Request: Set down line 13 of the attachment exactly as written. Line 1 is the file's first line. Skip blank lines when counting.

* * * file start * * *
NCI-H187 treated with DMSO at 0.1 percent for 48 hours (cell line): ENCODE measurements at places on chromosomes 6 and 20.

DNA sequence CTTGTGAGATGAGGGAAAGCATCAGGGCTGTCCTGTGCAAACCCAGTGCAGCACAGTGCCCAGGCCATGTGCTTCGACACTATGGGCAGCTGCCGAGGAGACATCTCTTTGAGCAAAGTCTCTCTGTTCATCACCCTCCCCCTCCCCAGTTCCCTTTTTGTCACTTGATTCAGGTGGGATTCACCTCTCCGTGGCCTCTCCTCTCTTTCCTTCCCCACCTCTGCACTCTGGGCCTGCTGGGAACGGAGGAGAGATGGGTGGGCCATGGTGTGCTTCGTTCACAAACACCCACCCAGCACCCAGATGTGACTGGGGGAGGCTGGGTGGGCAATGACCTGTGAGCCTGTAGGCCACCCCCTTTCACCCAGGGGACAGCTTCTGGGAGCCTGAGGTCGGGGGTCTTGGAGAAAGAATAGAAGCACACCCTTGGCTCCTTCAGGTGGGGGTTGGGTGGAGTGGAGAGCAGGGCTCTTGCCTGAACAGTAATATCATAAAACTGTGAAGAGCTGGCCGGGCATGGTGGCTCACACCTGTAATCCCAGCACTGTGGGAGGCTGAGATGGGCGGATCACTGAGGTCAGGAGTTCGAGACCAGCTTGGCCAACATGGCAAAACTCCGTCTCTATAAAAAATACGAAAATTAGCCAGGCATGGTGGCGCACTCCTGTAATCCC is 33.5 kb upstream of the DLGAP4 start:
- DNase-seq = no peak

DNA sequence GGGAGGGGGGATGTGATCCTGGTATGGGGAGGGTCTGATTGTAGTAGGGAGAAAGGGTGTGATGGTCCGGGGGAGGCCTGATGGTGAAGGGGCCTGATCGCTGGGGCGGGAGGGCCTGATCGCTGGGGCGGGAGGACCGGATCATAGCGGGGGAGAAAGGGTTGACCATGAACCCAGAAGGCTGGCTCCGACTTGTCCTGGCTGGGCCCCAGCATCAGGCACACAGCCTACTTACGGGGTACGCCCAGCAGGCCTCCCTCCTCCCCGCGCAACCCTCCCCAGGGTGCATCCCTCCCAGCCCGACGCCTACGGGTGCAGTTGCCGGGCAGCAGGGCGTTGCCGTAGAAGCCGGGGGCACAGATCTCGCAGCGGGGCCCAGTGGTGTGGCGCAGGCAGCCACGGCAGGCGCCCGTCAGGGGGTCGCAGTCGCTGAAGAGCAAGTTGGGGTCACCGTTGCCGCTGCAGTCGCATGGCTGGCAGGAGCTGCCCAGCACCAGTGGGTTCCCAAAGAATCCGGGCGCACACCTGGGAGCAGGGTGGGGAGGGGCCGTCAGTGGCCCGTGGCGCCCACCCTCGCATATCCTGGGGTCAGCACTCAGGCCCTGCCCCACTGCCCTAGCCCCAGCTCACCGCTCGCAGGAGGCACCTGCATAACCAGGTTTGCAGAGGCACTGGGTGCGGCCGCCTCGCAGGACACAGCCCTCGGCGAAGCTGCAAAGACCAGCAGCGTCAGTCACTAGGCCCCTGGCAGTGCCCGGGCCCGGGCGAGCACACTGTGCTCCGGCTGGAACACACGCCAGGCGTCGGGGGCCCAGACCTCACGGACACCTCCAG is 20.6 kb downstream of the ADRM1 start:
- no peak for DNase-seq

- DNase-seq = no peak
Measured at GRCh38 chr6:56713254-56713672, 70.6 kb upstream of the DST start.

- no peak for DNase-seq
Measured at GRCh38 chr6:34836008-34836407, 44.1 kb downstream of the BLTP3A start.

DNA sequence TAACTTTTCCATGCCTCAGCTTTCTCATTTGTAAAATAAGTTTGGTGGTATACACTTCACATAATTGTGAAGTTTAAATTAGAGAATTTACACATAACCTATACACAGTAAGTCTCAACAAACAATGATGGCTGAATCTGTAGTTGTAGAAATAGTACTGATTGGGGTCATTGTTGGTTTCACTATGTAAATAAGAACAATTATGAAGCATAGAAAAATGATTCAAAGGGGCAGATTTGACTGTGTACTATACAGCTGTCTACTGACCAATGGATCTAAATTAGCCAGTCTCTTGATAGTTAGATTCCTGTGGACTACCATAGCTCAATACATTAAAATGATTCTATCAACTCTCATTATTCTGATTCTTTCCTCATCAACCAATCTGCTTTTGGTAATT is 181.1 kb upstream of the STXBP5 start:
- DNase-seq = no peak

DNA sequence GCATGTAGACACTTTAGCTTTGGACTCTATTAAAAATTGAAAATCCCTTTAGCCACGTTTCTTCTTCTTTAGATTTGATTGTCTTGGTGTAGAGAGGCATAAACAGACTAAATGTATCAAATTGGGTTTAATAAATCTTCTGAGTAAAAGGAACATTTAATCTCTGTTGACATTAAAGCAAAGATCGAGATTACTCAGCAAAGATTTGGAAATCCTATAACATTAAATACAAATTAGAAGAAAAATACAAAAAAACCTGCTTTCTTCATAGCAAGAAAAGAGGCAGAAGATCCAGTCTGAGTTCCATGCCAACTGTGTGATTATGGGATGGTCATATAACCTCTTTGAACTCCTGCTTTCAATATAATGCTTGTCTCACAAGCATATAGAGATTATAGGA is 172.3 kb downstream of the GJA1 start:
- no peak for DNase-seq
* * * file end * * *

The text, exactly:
- no peak for DNase-seq